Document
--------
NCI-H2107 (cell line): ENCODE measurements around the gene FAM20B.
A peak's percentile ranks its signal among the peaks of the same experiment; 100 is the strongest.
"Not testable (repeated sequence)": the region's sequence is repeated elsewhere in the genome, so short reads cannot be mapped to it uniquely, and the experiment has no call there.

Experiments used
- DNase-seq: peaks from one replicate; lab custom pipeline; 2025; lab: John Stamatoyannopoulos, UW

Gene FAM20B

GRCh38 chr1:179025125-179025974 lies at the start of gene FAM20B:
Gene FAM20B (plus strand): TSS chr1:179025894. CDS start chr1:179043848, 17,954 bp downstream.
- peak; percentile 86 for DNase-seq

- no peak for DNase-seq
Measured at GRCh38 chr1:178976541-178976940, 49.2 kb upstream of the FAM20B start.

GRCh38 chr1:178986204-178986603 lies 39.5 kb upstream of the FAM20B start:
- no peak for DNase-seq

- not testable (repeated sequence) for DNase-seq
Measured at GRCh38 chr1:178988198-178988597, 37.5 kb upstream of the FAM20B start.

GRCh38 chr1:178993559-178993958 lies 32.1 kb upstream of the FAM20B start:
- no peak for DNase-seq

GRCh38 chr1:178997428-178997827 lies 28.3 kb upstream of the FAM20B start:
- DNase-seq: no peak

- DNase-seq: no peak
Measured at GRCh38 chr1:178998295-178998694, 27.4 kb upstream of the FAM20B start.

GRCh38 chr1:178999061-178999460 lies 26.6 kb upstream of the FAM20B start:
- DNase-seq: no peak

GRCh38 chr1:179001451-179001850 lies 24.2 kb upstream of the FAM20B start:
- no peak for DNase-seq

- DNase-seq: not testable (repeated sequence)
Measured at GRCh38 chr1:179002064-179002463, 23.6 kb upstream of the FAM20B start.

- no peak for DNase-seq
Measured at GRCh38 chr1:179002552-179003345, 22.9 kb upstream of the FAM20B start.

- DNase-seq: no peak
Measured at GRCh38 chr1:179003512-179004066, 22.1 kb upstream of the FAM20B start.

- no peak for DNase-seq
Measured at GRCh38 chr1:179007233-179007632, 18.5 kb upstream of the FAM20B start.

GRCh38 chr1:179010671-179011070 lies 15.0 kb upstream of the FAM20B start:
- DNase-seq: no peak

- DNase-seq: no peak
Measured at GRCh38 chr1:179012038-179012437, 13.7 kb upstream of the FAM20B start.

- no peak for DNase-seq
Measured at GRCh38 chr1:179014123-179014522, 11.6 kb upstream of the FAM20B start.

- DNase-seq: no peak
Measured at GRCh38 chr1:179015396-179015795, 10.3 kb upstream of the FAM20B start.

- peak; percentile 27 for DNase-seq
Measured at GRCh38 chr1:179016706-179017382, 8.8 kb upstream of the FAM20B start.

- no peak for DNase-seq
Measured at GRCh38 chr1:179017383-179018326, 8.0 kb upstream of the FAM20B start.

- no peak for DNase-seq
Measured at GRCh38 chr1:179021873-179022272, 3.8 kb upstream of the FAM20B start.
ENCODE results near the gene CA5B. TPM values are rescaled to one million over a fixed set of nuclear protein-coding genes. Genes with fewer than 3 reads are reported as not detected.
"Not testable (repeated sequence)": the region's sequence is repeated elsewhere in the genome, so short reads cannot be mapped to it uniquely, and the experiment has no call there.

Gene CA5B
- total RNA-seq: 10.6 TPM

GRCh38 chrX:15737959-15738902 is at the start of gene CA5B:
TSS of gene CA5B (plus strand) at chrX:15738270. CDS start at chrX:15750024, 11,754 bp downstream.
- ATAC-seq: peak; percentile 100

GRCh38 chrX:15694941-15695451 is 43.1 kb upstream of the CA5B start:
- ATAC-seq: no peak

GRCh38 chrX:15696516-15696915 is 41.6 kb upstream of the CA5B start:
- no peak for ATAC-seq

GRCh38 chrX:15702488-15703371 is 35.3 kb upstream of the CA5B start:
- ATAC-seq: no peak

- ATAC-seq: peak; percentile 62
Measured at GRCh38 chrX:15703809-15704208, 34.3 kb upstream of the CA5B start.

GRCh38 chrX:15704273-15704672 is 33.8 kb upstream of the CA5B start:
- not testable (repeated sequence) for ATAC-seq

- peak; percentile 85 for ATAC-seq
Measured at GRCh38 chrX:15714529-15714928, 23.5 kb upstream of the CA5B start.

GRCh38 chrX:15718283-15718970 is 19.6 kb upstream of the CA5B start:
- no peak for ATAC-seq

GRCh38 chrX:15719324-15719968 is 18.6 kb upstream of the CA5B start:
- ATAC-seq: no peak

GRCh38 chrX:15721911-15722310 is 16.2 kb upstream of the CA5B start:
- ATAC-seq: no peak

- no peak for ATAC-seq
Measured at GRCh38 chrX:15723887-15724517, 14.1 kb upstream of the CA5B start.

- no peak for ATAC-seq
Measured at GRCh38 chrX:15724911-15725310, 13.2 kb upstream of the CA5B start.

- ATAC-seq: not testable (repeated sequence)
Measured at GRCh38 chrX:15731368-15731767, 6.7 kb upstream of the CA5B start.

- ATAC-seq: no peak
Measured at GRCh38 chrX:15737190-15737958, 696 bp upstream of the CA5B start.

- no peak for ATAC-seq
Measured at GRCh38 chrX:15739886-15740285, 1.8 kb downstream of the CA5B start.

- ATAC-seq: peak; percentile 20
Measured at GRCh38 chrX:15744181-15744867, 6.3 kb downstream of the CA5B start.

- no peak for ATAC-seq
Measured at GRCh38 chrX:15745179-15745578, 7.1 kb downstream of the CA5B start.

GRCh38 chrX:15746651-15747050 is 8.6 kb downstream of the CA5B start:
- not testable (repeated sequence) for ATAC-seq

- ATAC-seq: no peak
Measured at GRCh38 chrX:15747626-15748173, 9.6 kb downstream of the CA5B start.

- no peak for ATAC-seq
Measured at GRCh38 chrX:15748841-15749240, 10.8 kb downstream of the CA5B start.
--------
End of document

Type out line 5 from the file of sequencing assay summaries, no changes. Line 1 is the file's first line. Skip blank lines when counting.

- DNase-seq: peaks from one replicate; lab custom pipeline; 2025; lab: John Stamatoyannopoulos, UW